Burt (1928) found that 95 percent of teh food of Kansas specimens consisted of grasshoppers and moths. The Eastern Collared Lizard is a wary predator, scaly and green with long claws, a strong tail, and a large powerful head for gripping and crushing live prey. These reptiles have excellent eyesight, and spend much time resting on perches above the surrounding landscape, examining everything that goes on below. When a meal is spotted, it is run down and swallowed whole. Occasionally, a moth is snatched out of the air as it flies near. The lizard then quickly returns to its rock perch to consume the insect. Collared Lizards aren’t picky eaters; the only two requirements for a potential meal are that it is moving and that it fits into the lizard's mouth. These small dinosaur look-alikes eat small mammals, all manner of arthropods, other lizards and snakes, and even small birds.
Predators and Defense:
They are preyed upon by larger birds, mammals, bigger Eastern Collared Lizards, and many snakes. Unlike most other lizard species in Kansas, the Eastern Collared Lizard is unable to regenerate its tail once lost. When cornered, this reptile will stand sideways high on its legs, curl its tail around to the front, and gape open its mouth, displaying a patch of black pigment inside. It may attempt to leap towards an aggressor and occasionally give a short hiss. It's almost comical to see such a bluff from a creature so small, but in the lizard's day-to-day life it must be a beneficial behavior.
Other than natural predators, Eastern Collared Lizards have few threats to their continued existence in the state. Due to differences in general habitat preference and use, interactions with humans are relatively infrequent when compared to many other species of reptiles in state. There seems to be little evidence to suggest that populations have changed much in number or geographic size over the past 50 years.
Growth and Longevity:
KU 84623, Chase County, Charles J. Cole, 27 August 1963, SVL 110 mm, total length 302 mm (12 inches), Collins (1993).
Eastern Collared Lizards are known to live 10-15 years in captivity when properly cared for, however in nature they would seldom reach that age. Male lizards are usually sexually mature by their first spring, although they seldom get to mate due to the competition from older and larger males. Males will have typically reached their maximum size by the age of three, while the smaller females will continue to grow slowly over their entire lives.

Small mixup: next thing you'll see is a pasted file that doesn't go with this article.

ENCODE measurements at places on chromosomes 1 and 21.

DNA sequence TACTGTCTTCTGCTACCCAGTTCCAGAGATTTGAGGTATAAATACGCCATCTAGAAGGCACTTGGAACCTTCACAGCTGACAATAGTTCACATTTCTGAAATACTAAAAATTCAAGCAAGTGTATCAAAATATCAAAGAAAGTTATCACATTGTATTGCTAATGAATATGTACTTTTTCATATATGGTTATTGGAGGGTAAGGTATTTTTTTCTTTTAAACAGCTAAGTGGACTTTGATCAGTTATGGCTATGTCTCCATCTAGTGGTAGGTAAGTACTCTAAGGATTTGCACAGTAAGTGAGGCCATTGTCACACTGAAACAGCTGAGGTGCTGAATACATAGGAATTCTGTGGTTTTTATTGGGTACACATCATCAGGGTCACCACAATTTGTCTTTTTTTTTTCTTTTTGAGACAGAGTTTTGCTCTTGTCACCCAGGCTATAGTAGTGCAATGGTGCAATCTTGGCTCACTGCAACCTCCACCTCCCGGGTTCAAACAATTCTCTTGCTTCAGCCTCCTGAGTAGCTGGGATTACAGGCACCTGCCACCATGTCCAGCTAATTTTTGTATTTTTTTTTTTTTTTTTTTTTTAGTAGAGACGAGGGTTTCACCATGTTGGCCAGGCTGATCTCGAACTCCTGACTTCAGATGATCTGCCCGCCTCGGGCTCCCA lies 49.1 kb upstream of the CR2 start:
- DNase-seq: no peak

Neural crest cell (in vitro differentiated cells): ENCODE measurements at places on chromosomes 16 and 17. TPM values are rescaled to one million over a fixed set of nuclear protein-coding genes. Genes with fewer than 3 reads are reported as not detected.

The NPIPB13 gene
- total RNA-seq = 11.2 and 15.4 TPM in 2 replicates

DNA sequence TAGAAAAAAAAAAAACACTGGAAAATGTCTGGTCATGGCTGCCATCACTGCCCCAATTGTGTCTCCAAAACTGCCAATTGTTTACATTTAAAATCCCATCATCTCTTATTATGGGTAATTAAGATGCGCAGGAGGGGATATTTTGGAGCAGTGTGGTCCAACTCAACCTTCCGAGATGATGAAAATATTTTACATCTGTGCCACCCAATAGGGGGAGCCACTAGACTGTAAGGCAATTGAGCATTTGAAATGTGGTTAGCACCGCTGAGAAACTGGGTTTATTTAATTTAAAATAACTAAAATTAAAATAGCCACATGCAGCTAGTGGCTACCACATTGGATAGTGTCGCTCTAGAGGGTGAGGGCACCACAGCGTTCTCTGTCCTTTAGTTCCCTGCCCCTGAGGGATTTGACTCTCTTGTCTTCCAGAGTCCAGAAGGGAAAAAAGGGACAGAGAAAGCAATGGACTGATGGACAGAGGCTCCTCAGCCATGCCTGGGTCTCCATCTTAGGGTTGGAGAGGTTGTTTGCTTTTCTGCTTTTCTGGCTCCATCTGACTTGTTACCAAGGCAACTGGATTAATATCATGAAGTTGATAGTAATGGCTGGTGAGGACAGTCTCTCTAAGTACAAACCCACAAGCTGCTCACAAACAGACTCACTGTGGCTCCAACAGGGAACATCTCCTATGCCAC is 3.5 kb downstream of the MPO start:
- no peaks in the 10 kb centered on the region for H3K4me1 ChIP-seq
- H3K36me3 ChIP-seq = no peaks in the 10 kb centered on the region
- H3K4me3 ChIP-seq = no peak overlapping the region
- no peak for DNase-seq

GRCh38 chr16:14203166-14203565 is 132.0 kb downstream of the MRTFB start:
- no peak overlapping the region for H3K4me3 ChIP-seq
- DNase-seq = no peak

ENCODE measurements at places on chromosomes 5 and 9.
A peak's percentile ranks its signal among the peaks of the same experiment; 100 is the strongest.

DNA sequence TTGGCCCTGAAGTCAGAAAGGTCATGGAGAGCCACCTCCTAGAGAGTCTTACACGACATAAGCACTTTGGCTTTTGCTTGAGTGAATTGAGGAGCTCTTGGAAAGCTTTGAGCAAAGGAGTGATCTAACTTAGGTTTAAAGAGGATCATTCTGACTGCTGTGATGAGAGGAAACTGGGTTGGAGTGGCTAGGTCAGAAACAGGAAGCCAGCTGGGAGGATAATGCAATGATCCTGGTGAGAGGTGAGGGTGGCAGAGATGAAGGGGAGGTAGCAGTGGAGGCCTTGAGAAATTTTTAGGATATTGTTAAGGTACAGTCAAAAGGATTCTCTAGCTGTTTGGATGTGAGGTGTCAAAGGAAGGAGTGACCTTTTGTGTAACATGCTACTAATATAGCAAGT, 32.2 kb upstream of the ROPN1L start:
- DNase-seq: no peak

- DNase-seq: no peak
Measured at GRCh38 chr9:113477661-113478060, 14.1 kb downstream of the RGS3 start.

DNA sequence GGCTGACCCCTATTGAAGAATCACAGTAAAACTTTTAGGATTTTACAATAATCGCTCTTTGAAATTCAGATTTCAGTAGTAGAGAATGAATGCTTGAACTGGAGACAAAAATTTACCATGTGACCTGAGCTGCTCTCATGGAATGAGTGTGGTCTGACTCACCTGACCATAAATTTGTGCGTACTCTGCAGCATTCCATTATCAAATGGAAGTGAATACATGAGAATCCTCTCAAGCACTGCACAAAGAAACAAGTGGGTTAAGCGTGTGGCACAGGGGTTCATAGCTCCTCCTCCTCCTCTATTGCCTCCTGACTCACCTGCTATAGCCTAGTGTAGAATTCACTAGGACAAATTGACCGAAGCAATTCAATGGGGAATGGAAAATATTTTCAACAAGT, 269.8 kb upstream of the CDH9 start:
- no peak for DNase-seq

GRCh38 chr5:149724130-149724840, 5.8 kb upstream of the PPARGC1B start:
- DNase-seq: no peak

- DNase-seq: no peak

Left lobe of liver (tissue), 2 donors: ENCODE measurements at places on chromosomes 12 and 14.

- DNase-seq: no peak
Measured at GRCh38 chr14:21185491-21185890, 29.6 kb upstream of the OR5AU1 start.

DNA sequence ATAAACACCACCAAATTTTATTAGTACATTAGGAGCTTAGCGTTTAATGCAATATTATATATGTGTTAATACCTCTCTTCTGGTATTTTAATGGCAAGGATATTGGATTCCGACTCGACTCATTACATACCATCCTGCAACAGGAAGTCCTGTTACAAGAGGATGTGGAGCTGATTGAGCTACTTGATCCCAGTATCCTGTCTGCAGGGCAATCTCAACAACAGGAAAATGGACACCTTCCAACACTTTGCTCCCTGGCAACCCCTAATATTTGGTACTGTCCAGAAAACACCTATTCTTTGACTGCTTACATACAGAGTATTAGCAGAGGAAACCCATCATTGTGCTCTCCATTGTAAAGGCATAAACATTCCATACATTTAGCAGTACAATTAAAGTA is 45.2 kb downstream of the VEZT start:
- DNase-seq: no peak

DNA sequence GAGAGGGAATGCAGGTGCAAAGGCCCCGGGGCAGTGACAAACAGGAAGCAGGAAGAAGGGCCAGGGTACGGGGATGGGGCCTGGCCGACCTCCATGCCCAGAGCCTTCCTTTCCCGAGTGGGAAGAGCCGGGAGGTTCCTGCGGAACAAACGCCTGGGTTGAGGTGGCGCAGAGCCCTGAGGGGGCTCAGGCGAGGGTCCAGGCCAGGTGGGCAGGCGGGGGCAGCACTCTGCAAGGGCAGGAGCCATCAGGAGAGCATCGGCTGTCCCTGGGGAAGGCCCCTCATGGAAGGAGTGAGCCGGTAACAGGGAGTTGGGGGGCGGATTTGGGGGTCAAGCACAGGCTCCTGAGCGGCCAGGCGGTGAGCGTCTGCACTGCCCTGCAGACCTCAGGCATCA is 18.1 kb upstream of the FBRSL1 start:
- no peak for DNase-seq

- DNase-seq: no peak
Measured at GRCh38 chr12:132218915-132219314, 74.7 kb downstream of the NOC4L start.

The most recent taxonomic appraisal for this group is by McQuire (1996). Only one form is found in Kansas.
Pleistocene fossil specimens are known from Meade County.
Eastern Collared Lizards can be difficult to capture. During cool weather, they can regularly be found snuggled up under rocks in a relatively torpid state where they are slow to move, and thus easy to pick up. However, during warm weather or sunny days, you’ll often need help; one person to lift a rock and the other to see which nearby rock it darted under. This process is repeated over and over (and typically involves lifting the same rocks several times) until one of you makes a successful lunge and pins the lizard against the ground. At this point, the collectors are either thankful for the leather gloves they’re wearing, or wishing that they would have thought ahead and put them on back at the car. The Collared Lizard is non-venomous and its teeth are actually quite small and of little consequence in its bite. The discomfort comes from the force of the bite; evolved to crush grasshoppers but effective at pinching unprotected fingers as well. Once controlled in hand, they can easily and safely be carried by grasping them around their body just behind the head. The lizard can then be placed temporarily in a pillow case or other cloth bag for further examination or released.
Eva Horne, assistant director of Konza Prairie, and instructor and research assistant for the Division of Biology at K-State, is studying the territorial behavior of reptiles at Konza Prairie.
1823. Say, Thomas in Edwin James. Account of an Expedition from Pittsburgh to the Rocky Mountains, Performed in the Years 1819 and '20. H. C. Carey and I. Lea, Philadelphia. Pp. 1783.
1939. Tihen, Joe A. and James M. Sprague. Amphibians, reptiles, and mammals of the Meade County State Parke Park. Transactions of the Kansas Academy of Science. 42: pp. 499-512.
1956. Fitch, Henry S. An ecological study of the collared lizard (Crotaphytus collaris). University of Kansas Publications, Museum of Natual History. 8(3): pp. 213-274.
1993. Collins, Joseph T. Amphibians and Reptiles of Kansas. University Press of Kansas, Lawrence, Lawrence. Pp. 397.
2010. Collins, Joseph T., Suzanne L. Collins, and Travis W. Taggart. Amphibians, Reptiles, and Turtles of Kansas. Eagle Mountain Publishing., Provo, Utah. Pp. 400.